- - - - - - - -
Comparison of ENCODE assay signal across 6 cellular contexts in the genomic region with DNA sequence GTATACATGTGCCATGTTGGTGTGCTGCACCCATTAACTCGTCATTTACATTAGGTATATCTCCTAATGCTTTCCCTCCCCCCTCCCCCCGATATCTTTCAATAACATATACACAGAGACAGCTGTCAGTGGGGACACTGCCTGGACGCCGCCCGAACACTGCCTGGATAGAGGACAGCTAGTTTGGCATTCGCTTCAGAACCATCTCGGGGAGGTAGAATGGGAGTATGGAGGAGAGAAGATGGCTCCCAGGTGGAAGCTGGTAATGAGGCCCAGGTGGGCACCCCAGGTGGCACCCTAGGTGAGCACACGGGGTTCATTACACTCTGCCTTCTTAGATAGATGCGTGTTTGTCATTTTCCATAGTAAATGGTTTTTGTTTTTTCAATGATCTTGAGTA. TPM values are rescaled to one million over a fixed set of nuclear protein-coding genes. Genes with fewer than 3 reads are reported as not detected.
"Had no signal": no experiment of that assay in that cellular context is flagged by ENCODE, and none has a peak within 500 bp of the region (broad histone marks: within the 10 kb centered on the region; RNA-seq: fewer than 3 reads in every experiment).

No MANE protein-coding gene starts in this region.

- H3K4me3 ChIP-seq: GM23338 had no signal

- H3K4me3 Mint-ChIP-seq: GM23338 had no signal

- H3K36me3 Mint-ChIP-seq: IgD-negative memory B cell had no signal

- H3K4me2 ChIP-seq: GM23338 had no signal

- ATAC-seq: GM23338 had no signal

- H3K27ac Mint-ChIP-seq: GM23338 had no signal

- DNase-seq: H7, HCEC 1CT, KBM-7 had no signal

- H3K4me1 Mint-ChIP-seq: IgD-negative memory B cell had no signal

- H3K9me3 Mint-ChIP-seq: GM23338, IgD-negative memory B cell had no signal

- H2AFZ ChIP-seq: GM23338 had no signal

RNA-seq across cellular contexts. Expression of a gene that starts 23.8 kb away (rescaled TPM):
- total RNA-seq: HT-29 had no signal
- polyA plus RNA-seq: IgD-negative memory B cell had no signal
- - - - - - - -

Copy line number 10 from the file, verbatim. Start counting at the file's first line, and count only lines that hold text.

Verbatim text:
- DNase-seq: H7, HCEC 1CT, KBM-7 had no signal